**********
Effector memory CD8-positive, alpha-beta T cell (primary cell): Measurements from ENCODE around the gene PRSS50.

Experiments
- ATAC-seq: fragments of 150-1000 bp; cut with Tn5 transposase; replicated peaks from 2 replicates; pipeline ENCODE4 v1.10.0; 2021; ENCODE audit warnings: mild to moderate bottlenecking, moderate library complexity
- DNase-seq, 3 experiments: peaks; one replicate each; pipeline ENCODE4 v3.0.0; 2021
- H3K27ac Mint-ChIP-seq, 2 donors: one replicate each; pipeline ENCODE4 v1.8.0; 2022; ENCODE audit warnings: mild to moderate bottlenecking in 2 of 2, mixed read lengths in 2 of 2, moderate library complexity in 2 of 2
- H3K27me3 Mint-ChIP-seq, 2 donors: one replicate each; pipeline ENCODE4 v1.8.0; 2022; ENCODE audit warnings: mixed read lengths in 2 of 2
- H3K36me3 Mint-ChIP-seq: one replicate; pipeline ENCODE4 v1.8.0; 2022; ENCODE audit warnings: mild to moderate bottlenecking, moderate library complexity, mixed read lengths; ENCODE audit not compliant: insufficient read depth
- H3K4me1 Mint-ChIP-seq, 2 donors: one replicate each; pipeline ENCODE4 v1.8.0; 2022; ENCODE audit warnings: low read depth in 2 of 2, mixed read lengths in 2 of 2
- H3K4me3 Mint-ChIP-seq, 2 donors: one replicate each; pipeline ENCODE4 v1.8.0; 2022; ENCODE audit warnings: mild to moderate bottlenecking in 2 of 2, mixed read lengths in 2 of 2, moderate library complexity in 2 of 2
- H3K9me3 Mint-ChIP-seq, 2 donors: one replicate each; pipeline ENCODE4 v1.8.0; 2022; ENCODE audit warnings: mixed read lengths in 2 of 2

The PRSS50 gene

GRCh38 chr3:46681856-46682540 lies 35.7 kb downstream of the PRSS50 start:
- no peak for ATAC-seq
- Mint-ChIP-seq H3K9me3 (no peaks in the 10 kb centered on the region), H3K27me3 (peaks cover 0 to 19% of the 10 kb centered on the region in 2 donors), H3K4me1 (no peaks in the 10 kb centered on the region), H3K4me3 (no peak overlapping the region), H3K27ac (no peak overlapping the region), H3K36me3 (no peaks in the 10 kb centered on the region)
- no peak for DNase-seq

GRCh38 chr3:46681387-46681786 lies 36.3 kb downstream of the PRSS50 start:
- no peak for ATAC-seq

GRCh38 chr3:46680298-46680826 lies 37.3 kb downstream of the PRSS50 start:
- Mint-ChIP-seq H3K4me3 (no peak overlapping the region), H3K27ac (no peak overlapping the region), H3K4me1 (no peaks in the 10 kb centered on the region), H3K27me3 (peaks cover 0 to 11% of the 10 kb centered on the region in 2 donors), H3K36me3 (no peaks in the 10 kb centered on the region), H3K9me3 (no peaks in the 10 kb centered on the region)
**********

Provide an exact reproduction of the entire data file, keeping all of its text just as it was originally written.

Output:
Effector memory CD8-positive, alpha-beta T cell (primary cell): Measurements from ENCODE around the gene PRSS50.

Experiments
- ATAC-seq: fragments of 150-1000 bp; cut with Tn5 transposase; replicated peaks from 2 replicates; pipeline ENCODE4 v1.10.0; 2021; ENCODE audit warnings: mild to moderate bottlenecking, moderate library complexity
- DNase-seq, 3 experiments: peaks; one replicate each; pipeline ENCODE4 v3.0.0; 2021
- H3K27ac Mint-ChIP-seq, 2 donors: one replicate each; pipeline ENCODE4 v1.8.0; 2022; ENCODE audit warnings: mild to moderate bottlenecking in 2 of 2, mixed read lengths in 2 of 2, moderate library complexity in 2 of 2
- H3K27me3 Mint-ChIP-seq, 2 donors: one replicate each; pipeline ENCODE4 v1.8.0; 2022; ENCODE audit warnings: mixed read lengths in 2 of 2
- H3K36me3 Mint-ChIP-seq: one replicate; pipeline ENCODE4 v1.8.0; 2022; ENCODE audit warnings: mild to moderate bottlenecking, moderate library complexity, mixed read lengths; ENCODE audit not compliant: insufficient read depth
- H3K4me1 Mint-ChIP-seq, 2 donors: one replicate each; pipeline ENCODE4 v1.8.0; 2022; ENCODE audit warnings: low read depth in 2 of 2, mixed read lengths in 2 of 2
- H3K4me3 Mint-ChIP-seq, 2 donors: one replicate each; pipeline ENCODE4 v1.8.0; 2022; ENCODE audit warnings: mild to moderate bottlenecking in 2 of 2, mixed read lengths in 2 of 2, moderate library complexity in 2 of 2
- H3K9me3 Mint-ChIP-seq, 2 donors: one replicate each; pipeline ENCODE4 v1.8.0; 2022; ENCODE audit warnings: mixed read lengths in 2 of 2

The PRSS50 gene

GRCh38 chr3:46681856-46682540 lies 35.7 kb downstream of the PRSS50 start:
- no peak for ATAC-seq
- Mint-ChIP-seq H3K9me3 (no peaks in the 10 kb centered on the region), H3K27me3 (peaks cover 0 to 19% of the 10 kb centered on the region in 2 donors), H3K4me1 (no peaks in the 10 kb centered on the region), H3K4me3 (no peak overlapping the region), H3K27ac (no peak overlapping the region), H3K36me3 (no peaks in the 10 kb centered on the region)
- no peak for DNase-seq

GRCh38 chr3:46681387-46681786 lies 36.3 kb downstream of the PRSS50 start:
- no peak for ATAC-seq

GRCh38 chr3:46680298-46680826 lies 37.3 kb downstream of the PRSS50 start:
- Mint-ChIP-seq H3K4me3 (no peak overlapping the region), H3K27ac (no peak overlapping the region), H3K4me1 (no peaks in the 10 kb centered on the region), H3K27me3 (peaks cover 0 to 11% of the 10 kb centered on the region in 2 donors), H3K36me3 (no peaks in the 10 kb centered on the region), H3K9me3 (no peaks in the 10 kb centered on the region)